If your mortgage is one of them, or if you’re about to buy a home…
Despite surprise rate drops in April — 30-year fixed rates fell to 3.04% on April 15 — mortgage rates seem bound to turn back upwards soon.
Why did interest rates fall in the first place? The short answer is that COVID is still driving uncertainty in financial markets. (More detail on this below.)
Yet recovery is forging on — creating a push and pull between pandemic concerns (which force rates down) and economic optimism (which generally means higher rates).
So, should you expect lower rates in May?
Possibly — but if they do happen, it will likely be a blip in an overall upward trend. We wouldn’t advise banking on lower rates for a sustained time.
In fact, rates for some borrowers have already risen. Reports with more up-to-date numbers than Freddie Mac put average rates above 3.20% on the same day as Freddie’s recent low.
If you’re ready to lock a rate, sooner is better than later.
Why did mortgage rates fall in April?
In April, we were keeping an eye on a number of big economic reports: jobs and unemployment, inflation, and retail sales.
These reports are key indicators of how the economy is faring. And they can have a sizable impact on mortgage rates.
Stronger-than-expected economic readings are capable of causing significant rate spikes.
Worse-than-expected news should typically drive rates down.
As predicted, this month’s reports have been booming.
Jobless claims are down; retail sales got their biggest boost in a year while the services sector saw its strongest growth ever; and inflation rose more than expected as demand for goods and services continued to accelerate.
And yet — mortgage rates fell.
That’s the exact opposite of what should happen in a ‘normal’ market. So what’s going on?
The simple answer is that this is not a normal market. COVID is still in the driver’s seat.
Around the same time we saw those strong inflation numbers – which could have caused a rate spike – concerns were mounting around potential side effects from the Johnson & Johnson vaccine.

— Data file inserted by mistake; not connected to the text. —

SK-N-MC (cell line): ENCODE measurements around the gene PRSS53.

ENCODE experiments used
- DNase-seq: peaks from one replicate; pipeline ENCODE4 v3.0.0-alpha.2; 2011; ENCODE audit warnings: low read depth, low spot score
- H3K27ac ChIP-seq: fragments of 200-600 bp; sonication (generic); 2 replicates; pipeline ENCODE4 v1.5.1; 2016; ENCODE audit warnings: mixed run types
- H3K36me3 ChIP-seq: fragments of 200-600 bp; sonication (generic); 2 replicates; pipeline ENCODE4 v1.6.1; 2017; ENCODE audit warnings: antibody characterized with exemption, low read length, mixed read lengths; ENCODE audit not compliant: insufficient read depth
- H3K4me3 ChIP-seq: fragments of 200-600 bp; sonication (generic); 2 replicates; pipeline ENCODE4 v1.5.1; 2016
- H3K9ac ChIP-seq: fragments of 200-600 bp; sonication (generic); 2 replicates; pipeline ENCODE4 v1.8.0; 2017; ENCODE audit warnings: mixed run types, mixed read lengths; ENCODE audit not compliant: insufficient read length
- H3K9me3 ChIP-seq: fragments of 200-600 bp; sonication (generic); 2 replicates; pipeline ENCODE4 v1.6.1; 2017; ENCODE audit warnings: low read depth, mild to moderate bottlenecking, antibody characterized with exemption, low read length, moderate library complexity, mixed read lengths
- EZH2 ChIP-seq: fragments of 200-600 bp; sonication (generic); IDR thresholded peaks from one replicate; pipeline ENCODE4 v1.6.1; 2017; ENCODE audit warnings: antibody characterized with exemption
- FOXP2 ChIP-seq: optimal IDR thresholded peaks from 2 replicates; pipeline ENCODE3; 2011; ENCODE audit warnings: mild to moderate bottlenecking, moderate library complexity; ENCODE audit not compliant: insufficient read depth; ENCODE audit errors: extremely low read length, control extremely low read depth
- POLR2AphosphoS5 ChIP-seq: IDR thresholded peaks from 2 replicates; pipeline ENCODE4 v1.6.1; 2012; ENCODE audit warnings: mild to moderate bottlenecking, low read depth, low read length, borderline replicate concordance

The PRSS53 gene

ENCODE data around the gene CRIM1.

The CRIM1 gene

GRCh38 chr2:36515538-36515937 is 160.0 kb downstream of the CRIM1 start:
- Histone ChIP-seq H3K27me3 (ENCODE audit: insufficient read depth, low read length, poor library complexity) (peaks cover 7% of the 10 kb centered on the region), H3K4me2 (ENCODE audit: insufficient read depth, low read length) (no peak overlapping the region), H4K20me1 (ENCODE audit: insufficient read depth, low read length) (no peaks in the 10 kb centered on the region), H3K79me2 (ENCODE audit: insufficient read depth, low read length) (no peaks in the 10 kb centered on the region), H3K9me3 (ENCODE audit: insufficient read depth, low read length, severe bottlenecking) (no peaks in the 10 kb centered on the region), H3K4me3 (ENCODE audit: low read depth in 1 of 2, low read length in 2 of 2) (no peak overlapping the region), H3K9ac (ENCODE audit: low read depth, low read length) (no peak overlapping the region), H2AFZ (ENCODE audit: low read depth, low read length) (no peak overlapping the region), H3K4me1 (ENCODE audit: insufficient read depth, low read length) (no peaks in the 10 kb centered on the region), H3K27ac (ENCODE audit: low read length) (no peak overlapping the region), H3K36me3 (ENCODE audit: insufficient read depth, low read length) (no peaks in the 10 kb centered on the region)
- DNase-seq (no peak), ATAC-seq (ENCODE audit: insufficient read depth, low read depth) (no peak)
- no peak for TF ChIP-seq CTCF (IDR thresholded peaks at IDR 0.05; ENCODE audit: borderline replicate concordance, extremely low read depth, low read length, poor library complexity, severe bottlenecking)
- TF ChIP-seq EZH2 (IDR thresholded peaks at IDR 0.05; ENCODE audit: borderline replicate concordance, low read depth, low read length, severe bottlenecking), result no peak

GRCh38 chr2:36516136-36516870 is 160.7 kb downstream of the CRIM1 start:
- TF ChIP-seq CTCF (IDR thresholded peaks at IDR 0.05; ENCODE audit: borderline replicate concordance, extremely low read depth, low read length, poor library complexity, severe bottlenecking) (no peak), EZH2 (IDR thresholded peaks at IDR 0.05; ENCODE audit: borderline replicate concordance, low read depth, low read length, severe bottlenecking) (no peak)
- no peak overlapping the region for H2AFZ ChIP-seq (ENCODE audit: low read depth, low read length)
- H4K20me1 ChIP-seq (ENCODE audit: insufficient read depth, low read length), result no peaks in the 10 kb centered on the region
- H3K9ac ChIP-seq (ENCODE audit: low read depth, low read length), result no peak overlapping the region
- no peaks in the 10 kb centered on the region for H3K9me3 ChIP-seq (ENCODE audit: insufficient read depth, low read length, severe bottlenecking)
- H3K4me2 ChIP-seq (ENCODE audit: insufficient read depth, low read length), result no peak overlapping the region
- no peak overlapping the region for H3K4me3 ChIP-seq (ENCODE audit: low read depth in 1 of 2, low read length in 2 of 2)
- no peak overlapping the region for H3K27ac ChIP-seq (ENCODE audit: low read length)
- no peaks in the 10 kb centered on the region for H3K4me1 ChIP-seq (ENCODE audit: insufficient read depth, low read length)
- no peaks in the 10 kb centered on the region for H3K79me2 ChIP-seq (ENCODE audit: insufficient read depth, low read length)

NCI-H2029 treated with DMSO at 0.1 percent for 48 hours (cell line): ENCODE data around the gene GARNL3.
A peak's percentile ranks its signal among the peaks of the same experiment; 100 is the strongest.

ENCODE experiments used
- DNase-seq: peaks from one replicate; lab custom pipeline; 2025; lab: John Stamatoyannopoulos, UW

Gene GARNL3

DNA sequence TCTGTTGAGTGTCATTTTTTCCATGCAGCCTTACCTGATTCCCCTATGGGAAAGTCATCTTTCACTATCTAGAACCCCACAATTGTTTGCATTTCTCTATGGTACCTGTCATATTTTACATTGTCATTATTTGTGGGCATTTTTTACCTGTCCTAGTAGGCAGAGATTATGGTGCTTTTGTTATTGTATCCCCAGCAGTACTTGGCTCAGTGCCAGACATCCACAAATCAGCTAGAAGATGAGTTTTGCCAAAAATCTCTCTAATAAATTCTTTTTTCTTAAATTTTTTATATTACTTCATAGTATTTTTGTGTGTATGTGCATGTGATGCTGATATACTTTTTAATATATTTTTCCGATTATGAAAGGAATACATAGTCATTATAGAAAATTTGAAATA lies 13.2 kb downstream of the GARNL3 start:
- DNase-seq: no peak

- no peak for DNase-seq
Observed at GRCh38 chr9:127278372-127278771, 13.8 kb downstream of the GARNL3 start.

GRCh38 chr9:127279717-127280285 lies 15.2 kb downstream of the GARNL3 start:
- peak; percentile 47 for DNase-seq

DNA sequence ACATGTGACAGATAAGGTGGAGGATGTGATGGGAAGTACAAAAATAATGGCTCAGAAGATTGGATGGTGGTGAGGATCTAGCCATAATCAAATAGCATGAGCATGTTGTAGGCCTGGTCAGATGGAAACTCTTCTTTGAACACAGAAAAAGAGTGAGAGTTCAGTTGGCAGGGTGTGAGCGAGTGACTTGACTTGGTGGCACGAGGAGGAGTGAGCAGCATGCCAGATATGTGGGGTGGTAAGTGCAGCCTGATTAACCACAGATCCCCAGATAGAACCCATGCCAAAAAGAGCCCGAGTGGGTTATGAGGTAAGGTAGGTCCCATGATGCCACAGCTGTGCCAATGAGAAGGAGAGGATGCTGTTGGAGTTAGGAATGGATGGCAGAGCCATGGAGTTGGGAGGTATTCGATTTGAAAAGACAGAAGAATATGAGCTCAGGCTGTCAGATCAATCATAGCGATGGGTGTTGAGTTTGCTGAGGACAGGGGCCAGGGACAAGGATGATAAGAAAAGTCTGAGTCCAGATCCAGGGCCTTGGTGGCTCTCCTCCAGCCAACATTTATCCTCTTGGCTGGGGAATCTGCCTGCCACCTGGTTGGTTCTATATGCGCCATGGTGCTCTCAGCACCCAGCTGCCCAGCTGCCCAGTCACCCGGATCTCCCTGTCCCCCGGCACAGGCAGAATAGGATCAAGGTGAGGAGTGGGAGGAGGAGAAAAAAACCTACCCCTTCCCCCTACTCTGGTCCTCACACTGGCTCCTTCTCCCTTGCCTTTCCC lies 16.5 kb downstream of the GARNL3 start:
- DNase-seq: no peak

Then the CDC and FDA officially put the J&J vaccine on pause, potentially slowing vaccine rollout across the U.S. (Although President Biden still believes there’s enough supply to get every American vaccinated by the end of May.)
Meanwhile, COVID cases are still high, even rising slightly as states begin to reopen more broadly. And concerns about new variants mean we’re far from being out of the weeds entirely.
Although the outlook has “brightened substantially,” as Fed Chair Powell said on 60 Minutes, “the principal risk to our economy right now really is that the disease would spread again.”
Expect the unexpected — but don’t wait for it
Continued pandemic risk means that for the foreseeable future, we can’t expect markets to behave like normal.
We’re still expecting higher rates throughout the year as the economic recovery is imminent.
Some agencies even predict 30-year rates as high as 3.65% by the end of summer.
However, COVID has been and continues to be unpredictable. Further vaccine delays or the spread of variants could drag down economic growth. And that could create spells of lower rates in the short-term.
As we said above, though — don’t count on it. Rates are far more likely to go up in May and the following months.
Mortgage rates Q&A
Below are some of the most common questions about mortgage rates.
What are current mortgage rates today?
Mortgage rates as a whole are still at historic lows. But individual rates fluctuate based on market conditions and your specific situation. For instance, someone with a high credit score will get a lower rate than someone with a low score.